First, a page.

All that: 15% gold move. Sort of lame.  Krispy Creme Donuts moved 200%. There is a lesser known cartoon on YouTube that explains - quite convincingly - that JPM is short 75% of all outstanding yeast contracts on the COMEX.  

The parabolic move was in silver, which moved >50% in mere months and was never mentioned in his article.  Once he realized that the "scare the shit out of everyone about silver" campaign was gaining traction, he started barking about silver instead.     

My favorite quote of his from that link:  the public is being bombarded with misinformation and propaganda.   

Tue, 01/25/2011 - 12:49 | Link to Comment Turd Ferguson
Turd Ferguson's picture

"embarrassingly wrong."?

Whew. I guess it all depends on your perspective. I DO like your avatar, however.

Tue, 01/25/2011 - 13:05 | Link to Comment whatz that smell
whatz that smell's picture

unleash the zombie lawyers!!!

Tue, 01/25/2011 - 12:57 | Link to Comment tmosley
tmosley's picture

I would like to remind you and everyone else that this is options expiration week.  Your entry point will be Thursday or Friday, not today nor tomorrow.

Don't get too caught up in TA.  Yes, the EE spends a lot of time painting charts, but they will abandon all of that in order to try to force options holders out of the money.  This desperate push down in the face of a record number of longs standing for delivery in JANUARY of all months shows how spooked the EE is.  They won't be able to keep it up through next month.  It looks to me like the bears are going to be proven right here.  Your big prediction is likely to come true, probably before mid-March.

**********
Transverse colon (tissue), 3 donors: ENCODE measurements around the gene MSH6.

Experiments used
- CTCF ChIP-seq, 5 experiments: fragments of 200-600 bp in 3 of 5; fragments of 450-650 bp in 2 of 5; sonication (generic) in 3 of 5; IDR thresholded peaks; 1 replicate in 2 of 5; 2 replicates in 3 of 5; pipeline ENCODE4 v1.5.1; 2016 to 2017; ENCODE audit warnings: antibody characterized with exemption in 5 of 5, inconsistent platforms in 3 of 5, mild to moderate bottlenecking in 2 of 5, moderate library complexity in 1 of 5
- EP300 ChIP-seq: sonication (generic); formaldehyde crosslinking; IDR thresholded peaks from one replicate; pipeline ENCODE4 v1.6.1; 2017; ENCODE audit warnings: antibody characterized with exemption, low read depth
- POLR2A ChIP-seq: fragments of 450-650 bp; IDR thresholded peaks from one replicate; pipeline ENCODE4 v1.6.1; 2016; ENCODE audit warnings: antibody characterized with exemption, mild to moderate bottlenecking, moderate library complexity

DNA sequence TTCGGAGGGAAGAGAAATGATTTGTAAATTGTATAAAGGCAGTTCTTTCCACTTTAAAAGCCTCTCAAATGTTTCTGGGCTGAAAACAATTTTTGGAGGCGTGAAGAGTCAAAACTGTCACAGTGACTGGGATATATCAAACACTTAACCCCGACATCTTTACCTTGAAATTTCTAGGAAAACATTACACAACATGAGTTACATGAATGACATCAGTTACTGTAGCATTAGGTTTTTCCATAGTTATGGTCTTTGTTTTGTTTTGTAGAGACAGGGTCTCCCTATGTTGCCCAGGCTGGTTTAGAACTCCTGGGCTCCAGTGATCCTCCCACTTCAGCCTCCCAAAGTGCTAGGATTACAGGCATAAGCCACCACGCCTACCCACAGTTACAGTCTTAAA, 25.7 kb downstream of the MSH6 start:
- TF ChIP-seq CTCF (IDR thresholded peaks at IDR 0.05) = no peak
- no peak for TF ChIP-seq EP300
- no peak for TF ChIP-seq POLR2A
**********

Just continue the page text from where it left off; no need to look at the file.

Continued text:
I would suggest you and all other paper traders take this opportunity to follow Harvey's advice and GTFO of paper trading and take delivery THIS WEEK.  Premiums are already rising, meaning your paper gold and silver buys less real gold and silver.  You can still get generic silver fairly cheaply, but that is liable to change quickly.  When premiums go up, they tend to go up a dollar at a time, which is a big jump in price.  

Don't wait too long.  I already have a big stash, so I can afford to wait, or even miss out on the price move if supply suddenly disappears or if premiums jump significantly.

Tue, 01/25/2011 - 13:05 | Link to Comment Mark McGoldrick
Mark McGoldrick's picture

Are you trying to do a technical analysis of manipulation?  

The only thing less predictable than charting a manipulated market is charting the manipulation, itself. 

 

Tue, 01/25/2011 - 14:20 | Link to Comment tmosley
tmosley's picture

No.  Past experience has taught us that when open interest remains at abnormally high levels, the price will fall during options expiration.  This is due to the big shorts trying to scare away the tiny longs.  These fall used to take a long time to recover from, but now you see prices return to their pre-opex week levels within a few days.

I rarely look at charts, but rather try to understand the reasoning and actions of those few who move the market up (the BoS) and down (the EE).  I do this in order to find the optimum entry points for buying more physical.  The easy way to buy is to understand the pattern and simply buy around noon time on the last Thursday of the month, which is likely to be near the low for said month (but check the options and futures expiration schedules to make sure you have the right Thursday).  This is good for regular investors like myself.  Those looking for a good entry point to bring in a large amount of cash should look to the jobs report, as per Andrew Maguire.

Tue, 01/25/2011 - 15:37 | Link to Comment Mark McGoldrick
Mark McGoldrick's picture

Past experience has taught us that when open interest remains at abnormally high levels...

But the opposite is true.  Open short interest is declining. 

Here is the report from December, showing 23% short:

http://www.cftc.gov/dea/bank/deaDec10f.htm

Here is the current report from January, showing 20% short:

http://www.cftc.gov/dea/bank/deaJan11f.htm

Going back a year, here is the one from January 2010, show a whopping 32%

http://www.cftc.gov/dea/bank/deajan10f.htm